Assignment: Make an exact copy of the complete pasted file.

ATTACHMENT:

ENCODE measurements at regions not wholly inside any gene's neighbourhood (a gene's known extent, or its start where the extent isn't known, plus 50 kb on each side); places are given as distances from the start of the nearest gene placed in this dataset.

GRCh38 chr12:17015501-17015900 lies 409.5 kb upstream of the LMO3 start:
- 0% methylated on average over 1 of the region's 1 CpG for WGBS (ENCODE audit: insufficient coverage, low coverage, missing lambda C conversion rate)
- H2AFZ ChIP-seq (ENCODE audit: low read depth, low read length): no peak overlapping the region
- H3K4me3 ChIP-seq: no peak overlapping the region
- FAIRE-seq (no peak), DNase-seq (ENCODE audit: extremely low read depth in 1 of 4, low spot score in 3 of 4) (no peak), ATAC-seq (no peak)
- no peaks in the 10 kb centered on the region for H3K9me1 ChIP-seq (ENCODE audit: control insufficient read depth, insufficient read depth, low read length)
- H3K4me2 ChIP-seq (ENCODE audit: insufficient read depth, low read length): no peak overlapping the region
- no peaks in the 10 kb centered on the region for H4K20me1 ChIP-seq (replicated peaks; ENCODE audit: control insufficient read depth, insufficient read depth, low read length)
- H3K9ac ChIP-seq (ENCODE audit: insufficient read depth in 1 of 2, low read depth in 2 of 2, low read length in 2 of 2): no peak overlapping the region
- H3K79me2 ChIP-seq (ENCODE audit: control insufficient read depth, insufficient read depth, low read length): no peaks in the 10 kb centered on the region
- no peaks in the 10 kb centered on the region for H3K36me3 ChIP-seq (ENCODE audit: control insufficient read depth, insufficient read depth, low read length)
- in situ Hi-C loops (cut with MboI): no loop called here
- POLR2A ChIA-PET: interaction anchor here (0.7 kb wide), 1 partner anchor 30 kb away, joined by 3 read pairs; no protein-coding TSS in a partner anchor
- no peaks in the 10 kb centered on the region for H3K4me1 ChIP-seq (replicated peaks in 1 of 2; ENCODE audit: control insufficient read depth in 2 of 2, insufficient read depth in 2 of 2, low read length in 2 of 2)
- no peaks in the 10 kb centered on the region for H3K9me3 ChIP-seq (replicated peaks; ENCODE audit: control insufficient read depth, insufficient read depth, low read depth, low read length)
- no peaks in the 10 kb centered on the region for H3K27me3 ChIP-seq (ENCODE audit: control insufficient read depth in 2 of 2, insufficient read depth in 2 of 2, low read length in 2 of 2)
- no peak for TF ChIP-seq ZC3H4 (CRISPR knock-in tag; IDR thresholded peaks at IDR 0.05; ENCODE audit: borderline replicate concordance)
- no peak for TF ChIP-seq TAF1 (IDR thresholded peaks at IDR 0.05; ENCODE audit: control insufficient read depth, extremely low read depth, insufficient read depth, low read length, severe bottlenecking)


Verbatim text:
ENCODE measurements at regions not wholly inside any gene's neighbourhood (a gene's known extent, or its start where the extent isn't known, plus 50 kb on each side); places are given as distances from the start of the nearest gene placed in this dataset.

GRCh38 chr12:17015501-17015900 lies 409.5 kb upstream of the LMO3 start:
- 0% methylated on average over 1 of the region's 1 CpG for WGBS (ENCODE audit: insufficient coverage, low coverage, missing lambda C conversion rate)
- H2AFZ ChIP-seq (ENCODE audit: low read depth, low read length): no peak overlapping the region
- H3K4me3 ChIP-seq: no peak overlapping the region
- FAIRE-seq (no peak), DNase-seq (ENCODE audit: extremely low read depth in 1 of 4, low spot score in 3 of 4) (no peak), ATAC-seq (no peak)
- no peaks in the 10 kb centered on the region for H3K9me1 ChIP-seq (ENCODE audit: control insufficient read depth, insufficient read depth, low read length)
- H3K4me2 ChIP-seq (ENCODE audit: insufficient read depth, low read length): no peak overlapping the region
- no peaks in the 10 kb centered on the region for H4K20me1 ChIP-seq (replicated peaks; ENCODE audit: control insufficient read depth, insufficient read depth, low read length)
- H3K9ac ChIP-seq (ENCODE audit: insufficient read depth in 1 of 2, low read depth in 2 of 2, low read length in 2 of 2): no peak overlapping the region
- H3K79me2 ChIP-seq (ENCODE audit: control insufficient read depth, insufficient read depth, low read length): no peaks in the 10 kb centered on the region
- no peaks in the 10 kb centered on the region for H3K36me3 ChIP-seq (ENCODE audit: control insufficient read depth, insufficient read depth, low read length)
- in situ Hi-C loops (cut with MboI): no loop called here
- POLR2A ChIA-PET: interaction anchor here (0.7 kb wide), 1 partner anchor 30 kb away, joined by 3 read pairs; no protein-coding TSS in a partner anchor
- no peaks in the 10 kb centered on the region for H3K4me1 ChIP-seq (replicated peaks in 1 of 2; ENCODE audit: control insufficient read depth in 2 of 2, insufficient read depth in 2 of 2, low read length in 2 of 2)
- no peaks in the 10 kb centered on the region for H3K9me3 ChIP-seq (replicated peaks; ENCODE audit: control insufficient read depth, insufficient read depth, low read depth, low read length)
- no peaks in the 10 kb centered on the region for H3K27me3 ChIP-seq (ENCODE audit: control insufficient read depth in 2 of 2, insufficient read depth in 2 of 2, low read length in 2 of 2)
- no peak for TF ChIP-seq ZC3H4 (CRISPR knock-in tag; IDR thresholded peaks at IDR 0.05; ENCODE audit: borderline replicate concordance)
- no peak for TF ChIP-seq TAF1 (IDR thresholded peaks at IDR 0.05; ENCODE audit: control insufficient read depth, extremely low read depth, insufficient read depth, low read length, severe bottlenecking)